Differences in the surgical experience of surgeons may lead to differences in the incidence of complications. By analyzing the perioperative data from the first 100 cases of robotic pancreaticoduodenectomy performed by a single surgeon in our center, we found that the surgeon's learning cure was completed after performing 40 such operations. The duration of surgery, intraoperative blood loss and incidence of complications in the patients were significantly decreased [15]. In this research, our surgical team consists of three surgeons and each of these clinicians meet the participation requirements and have received adequate training prior to participating in the study. Patients will be randomly assigned to each surgeon’s group.

Who will take informed consent? {26a}

The surgeon, Dr Liu, will recruit the patient when discussing the pancreatosplenectomy treatment with the patient. Patients from CPGH will be selected for treatment from August 2019 to 31 September 2022. The trial was consistent with the principles of the Declaration of Helsinki and in accordance with the Medical Research Involving Human Subjects Act (WMO), and has been approved by the medical ethics committee of CPGH. Data are processed anonymously to protect the participants’ privacy. Written informed consent for the study will be obtained from each patient before surgery.

Additional consent provisions for collection and use of participant data and biological specimens {26b}

On the consent form, if the participant opts out of the trial, the participant is asked if he or she agrees that their data may be used. Participants will also be required to allow the research team to share relevant data with people from the university or relevant authorities.


Explanation for the choice of comparators {6b}

Previous studies on RAMPS were conducted under laparotomy and laparoscopy. There is still a world-wide lack of clinical studies on the safety and clinical efficacy of robotic RAMPS. We intend to conduct an RCT to compare short-term surgical oncological outcomes of robotic RAMPS and robotic SRPS in patients undergoing distal pancreatectomy. Through this study we want to find out whether RAMPS performs better than SRPS in robotic surgery.

Intervention description {11a}

Surgical technique

Robotic radical antegrade modular pancreatosplenectomy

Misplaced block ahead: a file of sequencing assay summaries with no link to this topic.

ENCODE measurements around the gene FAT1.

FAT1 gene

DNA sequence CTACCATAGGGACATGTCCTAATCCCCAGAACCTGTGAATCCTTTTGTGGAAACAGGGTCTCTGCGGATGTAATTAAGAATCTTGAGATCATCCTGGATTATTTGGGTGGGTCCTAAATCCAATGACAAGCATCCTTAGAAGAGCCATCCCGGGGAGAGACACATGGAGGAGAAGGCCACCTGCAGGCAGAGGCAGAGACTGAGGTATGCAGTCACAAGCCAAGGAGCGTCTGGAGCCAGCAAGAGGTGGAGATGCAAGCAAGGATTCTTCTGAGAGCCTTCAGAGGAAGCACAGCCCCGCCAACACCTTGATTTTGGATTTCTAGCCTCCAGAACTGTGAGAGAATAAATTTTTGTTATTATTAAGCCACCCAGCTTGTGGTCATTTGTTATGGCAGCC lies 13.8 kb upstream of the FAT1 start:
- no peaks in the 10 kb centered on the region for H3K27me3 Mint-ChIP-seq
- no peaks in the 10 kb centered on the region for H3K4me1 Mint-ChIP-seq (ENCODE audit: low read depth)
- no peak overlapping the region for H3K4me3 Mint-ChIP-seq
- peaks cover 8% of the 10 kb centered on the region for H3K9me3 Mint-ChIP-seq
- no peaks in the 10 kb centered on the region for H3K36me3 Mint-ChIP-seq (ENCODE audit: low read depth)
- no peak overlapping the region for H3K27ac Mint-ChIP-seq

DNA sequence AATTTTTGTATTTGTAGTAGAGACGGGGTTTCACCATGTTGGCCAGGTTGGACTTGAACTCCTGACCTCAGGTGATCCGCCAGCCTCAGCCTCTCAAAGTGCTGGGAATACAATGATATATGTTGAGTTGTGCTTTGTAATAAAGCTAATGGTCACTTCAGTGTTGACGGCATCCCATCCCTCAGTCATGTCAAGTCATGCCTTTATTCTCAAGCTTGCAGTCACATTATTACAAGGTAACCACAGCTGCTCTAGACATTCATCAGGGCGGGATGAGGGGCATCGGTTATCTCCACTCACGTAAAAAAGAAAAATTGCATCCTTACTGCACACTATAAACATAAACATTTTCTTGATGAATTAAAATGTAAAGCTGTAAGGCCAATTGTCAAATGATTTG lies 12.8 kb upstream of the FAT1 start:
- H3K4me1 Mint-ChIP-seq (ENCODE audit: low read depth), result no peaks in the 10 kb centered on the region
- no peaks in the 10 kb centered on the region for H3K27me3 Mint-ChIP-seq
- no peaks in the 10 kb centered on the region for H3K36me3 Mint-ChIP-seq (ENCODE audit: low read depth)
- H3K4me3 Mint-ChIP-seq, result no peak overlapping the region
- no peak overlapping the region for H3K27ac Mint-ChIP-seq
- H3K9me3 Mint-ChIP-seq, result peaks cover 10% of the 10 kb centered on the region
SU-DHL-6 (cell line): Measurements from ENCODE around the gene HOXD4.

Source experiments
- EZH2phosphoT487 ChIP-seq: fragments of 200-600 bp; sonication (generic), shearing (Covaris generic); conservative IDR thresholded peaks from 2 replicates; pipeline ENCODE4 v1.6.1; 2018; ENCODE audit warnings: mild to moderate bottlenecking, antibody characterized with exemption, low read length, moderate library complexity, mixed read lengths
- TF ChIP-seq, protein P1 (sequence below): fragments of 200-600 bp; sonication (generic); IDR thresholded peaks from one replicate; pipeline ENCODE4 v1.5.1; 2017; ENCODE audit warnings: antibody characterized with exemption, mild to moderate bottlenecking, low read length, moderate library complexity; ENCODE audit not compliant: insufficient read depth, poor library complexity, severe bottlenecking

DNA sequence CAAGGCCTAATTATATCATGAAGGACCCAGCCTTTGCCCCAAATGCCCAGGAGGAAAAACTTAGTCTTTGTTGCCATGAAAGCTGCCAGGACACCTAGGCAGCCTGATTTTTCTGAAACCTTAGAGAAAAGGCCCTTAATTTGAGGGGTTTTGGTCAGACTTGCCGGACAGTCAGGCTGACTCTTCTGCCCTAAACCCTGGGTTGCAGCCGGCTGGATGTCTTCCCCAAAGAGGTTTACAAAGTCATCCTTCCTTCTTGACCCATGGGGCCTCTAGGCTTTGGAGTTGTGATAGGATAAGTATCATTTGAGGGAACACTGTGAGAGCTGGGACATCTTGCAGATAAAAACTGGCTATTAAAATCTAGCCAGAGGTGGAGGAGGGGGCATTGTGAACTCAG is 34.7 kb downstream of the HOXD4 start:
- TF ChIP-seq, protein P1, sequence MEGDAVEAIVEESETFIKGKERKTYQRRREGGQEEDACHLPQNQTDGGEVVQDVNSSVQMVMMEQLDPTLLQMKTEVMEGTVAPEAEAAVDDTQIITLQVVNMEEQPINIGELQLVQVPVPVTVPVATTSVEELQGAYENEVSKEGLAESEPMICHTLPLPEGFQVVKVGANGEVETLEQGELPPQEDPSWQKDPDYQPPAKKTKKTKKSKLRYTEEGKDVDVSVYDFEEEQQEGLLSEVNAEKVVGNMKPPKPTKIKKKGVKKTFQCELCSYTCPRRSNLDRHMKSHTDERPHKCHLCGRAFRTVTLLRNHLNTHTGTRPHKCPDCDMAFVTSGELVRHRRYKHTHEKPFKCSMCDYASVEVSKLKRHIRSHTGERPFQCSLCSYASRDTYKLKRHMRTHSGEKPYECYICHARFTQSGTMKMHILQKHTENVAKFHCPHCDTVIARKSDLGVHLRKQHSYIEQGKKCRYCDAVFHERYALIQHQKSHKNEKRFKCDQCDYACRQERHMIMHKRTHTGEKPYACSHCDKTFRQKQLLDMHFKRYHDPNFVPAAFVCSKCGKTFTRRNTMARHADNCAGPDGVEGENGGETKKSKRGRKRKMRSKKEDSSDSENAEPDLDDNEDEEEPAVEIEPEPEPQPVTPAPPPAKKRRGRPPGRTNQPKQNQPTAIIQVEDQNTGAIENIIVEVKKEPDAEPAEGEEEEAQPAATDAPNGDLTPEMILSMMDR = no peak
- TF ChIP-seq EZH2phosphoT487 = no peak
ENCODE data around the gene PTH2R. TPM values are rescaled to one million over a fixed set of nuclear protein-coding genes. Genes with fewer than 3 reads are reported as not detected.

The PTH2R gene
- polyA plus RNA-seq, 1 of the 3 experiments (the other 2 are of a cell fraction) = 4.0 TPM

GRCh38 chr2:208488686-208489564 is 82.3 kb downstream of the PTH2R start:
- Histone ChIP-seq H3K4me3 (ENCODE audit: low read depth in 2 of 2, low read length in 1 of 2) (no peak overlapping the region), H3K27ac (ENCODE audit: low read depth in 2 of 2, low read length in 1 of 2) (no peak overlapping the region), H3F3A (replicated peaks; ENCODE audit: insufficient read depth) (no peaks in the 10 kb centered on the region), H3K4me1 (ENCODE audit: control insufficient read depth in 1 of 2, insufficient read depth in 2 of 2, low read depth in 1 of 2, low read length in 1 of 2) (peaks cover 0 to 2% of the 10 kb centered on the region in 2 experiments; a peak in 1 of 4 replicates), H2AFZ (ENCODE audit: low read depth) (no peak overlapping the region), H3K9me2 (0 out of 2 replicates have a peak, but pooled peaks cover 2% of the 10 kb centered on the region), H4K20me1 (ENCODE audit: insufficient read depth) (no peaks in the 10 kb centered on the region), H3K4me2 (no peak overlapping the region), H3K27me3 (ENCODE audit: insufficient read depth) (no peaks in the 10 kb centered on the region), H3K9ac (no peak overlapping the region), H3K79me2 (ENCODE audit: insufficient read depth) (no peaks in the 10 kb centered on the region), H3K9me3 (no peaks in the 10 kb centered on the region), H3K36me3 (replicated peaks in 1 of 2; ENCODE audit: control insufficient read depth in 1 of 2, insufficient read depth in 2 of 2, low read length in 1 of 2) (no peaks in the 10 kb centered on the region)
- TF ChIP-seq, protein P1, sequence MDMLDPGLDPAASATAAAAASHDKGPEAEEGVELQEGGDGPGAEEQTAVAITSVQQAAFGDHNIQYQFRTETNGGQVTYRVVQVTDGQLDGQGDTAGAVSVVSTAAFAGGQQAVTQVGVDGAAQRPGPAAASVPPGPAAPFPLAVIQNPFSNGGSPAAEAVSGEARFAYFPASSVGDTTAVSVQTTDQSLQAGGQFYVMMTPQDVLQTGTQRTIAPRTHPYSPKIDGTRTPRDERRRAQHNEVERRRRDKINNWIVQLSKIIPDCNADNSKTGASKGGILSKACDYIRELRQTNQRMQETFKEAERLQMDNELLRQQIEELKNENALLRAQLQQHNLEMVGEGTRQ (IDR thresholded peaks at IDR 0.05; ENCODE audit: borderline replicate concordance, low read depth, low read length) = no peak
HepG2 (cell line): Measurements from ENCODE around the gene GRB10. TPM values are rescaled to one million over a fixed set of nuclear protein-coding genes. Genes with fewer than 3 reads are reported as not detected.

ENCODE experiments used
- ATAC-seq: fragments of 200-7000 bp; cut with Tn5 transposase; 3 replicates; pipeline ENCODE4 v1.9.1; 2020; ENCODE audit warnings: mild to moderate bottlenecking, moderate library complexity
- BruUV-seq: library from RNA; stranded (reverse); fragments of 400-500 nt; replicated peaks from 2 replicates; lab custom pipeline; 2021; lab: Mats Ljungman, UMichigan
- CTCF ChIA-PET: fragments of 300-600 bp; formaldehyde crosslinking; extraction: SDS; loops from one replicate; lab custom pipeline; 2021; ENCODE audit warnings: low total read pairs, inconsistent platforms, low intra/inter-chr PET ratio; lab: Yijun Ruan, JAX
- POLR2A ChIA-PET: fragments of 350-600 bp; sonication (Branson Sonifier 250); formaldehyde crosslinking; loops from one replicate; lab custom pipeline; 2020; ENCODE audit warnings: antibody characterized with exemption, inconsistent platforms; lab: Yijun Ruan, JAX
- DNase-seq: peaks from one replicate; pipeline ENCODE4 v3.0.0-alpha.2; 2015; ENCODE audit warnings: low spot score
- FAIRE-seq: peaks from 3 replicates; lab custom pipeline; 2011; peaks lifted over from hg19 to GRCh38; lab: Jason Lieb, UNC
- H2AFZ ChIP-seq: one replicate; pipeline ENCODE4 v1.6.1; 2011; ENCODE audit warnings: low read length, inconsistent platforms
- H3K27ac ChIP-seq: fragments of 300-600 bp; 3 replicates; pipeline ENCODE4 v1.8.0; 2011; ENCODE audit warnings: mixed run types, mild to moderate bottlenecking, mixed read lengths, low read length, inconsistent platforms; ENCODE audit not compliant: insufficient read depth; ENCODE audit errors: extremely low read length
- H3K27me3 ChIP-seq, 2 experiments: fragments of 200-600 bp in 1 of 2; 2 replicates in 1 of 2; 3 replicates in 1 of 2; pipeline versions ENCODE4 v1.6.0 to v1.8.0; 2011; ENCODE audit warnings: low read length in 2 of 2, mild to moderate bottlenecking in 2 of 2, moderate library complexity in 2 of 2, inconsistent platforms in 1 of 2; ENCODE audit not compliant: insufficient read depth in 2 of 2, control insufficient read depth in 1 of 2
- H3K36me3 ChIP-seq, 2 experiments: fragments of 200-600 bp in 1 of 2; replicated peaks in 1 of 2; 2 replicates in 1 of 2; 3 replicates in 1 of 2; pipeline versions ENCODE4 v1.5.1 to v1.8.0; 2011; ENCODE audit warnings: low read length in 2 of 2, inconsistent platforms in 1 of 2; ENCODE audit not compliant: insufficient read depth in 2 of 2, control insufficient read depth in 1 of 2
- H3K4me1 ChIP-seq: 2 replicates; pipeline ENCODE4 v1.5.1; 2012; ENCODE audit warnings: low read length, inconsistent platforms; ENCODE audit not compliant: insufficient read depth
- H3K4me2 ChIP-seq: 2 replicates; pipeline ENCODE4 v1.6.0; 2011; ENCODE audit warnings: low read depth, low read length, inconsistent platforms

All robotic distal pancreatectomy (RDP) procedures will be performed using the da Vinci™ Si Surgical System (Intuitive, Sunnyvale, CA, USA). Once general anesthesia has taken effect, the patient is placed in a supine position. Our surgical procedures of RDPS and LDPS have been described previously [16, 17]. The layout of the trocar is shown in Fig. 2 [17]. Diagnostic laparoscopy is performed to rule out metastasis. The gastric colon ligament is opened and the superior mesenteric vein is separated at the lower margin of the pancreatic neck. The little omentum capsule is then opened to dissect the common hepatic artery, and para-hepatic arterial lymph nodes are dissected (groups 8a and 8p). The gastroduodenal artery is isolated, and then the superior portal vein of the pancreas is exposed. The pancreatic neck tunnel is located and the pancreatic neck is disconnected. Lymph nodes around the celiac trunk (nine groups) and fibrous adipose tissue are dissected. The splenic artery is isolated along the celiac trunk, is ligated and severed at the root, and the left gastric artery is severed when necessary. The distal pancreas is pulled from right to left, the splenic vein is severed from the root, and the proximal end is closed with 5-0 prolene continuous suture. Lymph nodes are dissected downward from the celiac trunk and the periceliac nerve plexus to the superior mesenteric artery, and the left lymph node of the superior mesenteric artery is dissected (group 14c and group 14d). Dissection is continued posteriorly to reveal the leading edge of the left renal vein and left adrenal vein. The specimen is redirected to the left to ensure that the anatomical resection plane is located behind Gerota’s fascia. The anterior approach should be close to the left renal vein, renal capsule, and the front edge of the left adrenal surface to clear the retroperitoneal tissue (this is the anterior RAMPS). The posterior approach requires resection of the left adrenal gland and its surrounding tissue (posterior RAMPS). At the same time, the upper and lower edges of the pancreas are freed, and then the ligaments around the spleen are removed, and the specimen is finally removed.